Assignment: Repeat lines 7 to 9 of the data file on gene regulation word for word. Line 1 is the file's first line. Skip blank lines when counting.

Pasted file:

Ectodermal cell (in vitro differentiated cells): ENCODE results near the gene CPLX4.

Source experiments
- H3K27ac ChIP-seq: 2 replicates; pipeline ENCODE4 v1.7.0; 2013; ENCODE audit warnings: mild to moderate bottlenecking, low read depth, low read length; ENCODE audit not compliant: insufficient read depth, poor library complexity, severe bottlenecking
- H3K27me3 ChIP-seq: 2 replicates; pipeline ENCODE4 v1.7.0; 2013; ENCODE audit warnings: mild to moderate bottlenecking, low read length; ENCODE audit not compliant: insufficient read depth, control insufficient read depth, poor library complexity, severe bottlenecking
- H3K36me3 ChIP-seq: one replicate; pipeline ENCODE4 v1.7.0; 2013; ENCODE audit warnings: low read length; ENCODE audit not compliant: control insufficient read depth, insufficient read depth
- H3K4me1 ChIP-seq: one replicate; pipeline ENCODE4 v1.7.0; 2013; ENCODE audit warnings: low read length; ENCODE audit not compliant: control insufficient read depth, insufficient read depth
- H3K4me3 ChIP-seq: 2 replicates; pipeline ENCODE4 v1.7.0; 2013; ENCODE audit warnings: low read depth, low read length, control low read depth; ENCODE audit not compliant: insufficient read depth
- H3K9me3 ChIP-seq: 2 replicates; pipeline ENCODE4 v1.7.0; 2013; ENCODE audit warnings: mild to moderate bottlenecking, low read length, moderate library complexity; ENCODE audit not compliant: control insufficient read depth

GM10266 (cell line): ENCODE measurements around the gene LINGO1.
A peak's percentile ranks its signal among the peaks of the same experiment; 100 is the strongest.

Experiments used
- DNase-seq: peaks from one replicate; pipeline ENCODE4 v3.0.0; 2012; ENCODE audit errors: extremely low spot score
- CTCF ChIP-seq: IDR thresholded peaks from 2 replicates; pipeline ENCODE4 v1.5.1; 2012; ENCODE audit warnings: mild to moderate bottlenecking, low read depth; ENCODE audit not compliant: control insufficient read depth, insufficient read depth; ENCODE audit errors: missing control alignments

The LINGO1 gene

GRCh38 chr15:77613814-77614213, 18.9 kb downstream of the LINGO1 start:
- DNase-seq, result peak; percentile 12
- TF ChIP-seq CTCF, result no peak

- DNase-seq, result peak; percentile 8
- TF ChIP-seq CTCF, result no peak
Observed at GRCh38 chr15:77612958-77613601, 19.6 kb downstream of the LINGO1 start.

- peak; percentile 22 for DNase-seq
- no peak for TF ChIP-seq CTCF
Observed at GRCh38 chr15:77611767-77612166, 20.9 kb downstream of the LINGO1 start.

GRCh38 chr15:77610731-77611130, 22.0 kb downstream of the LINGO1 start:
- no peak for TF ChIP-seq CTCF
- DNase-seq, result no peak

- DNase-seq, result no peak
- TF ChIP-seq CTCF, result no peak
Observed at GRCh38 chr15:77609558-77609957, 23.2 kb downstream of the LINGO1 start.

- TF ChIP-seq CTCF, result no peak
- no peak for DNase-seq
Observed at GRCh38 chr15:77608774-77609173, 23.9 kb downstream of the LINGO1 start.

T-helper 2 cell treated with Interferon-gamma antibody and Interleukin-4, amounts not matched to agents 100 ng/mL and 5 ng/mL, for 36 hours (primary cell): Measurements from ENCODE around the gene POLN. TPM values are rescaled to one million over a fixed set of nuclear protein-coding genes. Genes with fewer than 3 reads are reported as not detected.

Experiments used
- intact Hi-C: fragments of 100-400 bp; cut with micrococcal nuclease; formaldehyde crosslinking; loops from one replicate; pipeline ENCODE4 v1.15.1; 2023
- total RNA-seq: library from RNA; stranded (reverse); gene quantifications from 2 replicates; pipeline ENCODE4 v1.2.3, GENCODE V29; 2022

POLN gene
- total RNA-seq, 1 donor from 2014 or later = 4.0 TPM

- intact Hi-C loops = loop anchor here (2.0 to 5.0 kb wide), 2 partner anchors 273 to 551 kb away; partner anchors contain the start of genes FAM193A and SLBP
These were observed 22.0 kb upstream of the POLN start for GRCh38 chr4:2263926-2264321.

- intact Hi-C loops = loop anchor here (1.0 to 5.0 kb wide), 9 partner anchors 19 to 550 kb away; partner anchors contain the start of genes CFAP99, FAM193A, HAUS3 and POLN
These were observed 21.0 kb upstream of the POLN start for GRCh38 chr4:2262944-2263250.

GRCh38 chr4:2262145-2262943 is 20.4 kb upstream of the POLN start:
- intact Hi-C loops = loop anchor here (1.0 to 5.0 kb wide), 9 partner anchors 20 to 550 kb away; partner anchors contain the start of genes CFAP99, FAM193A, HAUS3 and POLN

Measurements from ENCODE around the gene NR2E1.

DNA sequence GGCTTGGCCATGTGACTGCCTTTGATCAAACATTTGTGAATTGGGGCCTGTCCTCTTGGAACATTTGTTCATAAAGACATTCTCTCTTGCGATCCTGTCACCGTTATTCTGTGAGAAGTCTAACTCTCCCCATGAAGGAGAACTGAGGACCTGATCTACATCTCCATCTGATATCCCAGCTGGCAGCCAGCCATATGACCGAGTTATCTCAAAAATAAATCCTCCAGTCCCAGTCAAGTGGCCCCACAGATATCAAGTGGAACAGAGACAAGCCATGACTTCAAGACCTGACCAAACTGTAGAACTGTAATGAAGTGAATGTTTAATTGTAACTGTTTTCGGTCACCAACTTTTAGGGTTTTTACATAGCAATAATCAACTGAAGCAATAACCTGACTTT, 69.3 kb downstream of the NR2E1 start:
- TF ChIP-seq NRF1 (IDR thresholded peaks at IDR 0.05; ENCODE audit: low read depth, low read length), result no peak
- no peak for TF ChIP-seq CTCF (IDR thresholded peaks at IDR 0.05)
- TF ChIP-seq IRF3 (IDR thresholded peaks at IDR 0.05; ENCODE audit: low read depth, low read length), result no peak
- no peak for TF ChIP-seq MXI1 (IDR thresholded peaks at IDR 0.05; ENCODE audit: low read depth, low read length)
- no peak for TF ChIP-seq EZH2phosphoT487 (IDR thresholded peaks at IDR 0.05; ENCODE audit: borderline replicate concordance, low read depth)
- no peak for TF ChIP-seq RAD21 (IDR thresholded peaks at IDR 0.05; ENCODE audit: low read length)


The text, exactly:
- H3K4me3 ChIP-seq: 2 replicates; pipeline ENCODE4 v1.7.0; 2013; ENCODE audit warnings: low read depth, low read length, control low read depth; ENCODE audit not compliant: insufficient read depth
- H3K9me3 ChIP-seq: 2 replicates; pipeline ENCODE4 v1.7.0; 2013; ENCODE audit warnings: mild to moderate bottlenecking, low read length, moderate library complexity; ENCODE audit not compliant: control insufficient read depth

GM10266 (cell line): ENCODE measurements around the gene LINGO1.